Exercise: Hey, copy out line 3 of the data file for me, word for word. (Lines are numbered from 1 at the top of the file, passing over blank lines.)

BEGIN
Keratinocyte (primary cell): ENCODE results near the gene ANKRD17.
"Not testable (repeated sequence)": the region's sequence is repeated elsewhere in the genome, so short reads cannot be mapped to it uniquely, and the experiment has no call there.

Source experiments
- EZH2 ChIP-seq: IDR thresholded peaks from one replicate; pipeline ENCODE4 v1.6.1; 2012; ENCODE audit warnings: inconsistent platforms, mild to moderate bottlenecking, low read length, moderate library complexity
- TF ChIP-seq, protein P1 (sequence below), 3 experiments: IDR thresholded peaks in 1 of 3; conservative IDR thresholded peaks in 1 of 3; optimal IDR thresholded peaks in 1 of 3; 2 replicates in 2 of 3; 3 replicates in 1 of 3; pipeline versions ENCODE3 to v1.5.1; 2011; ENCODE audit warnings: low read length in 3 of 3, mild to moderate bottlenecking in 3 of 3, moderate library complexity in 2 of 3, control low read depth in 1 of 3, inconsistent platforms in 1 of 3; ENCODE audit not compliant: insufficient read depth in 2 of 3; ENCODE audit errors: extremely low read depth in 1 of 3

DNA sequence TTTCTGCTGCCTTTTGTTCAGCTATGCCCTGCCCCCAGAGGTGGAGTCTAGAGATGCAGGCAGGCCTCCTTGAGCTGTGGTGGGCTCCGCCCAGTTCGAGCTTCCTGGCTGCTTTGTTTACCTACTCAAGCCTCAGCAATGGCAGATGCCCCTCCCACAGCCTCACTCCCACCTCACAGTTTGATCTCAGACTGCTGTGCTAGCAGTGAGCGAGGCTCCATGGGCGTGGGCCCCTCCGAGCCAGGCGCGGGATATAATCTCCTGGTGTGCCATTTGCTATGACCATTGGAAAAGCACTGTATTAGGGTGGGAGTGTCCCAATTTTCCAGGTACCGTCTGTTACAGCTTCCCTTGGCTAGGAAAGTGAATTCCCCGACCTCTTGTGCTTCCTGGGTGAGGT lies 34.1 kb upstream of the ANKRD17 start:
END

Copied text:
Source experiments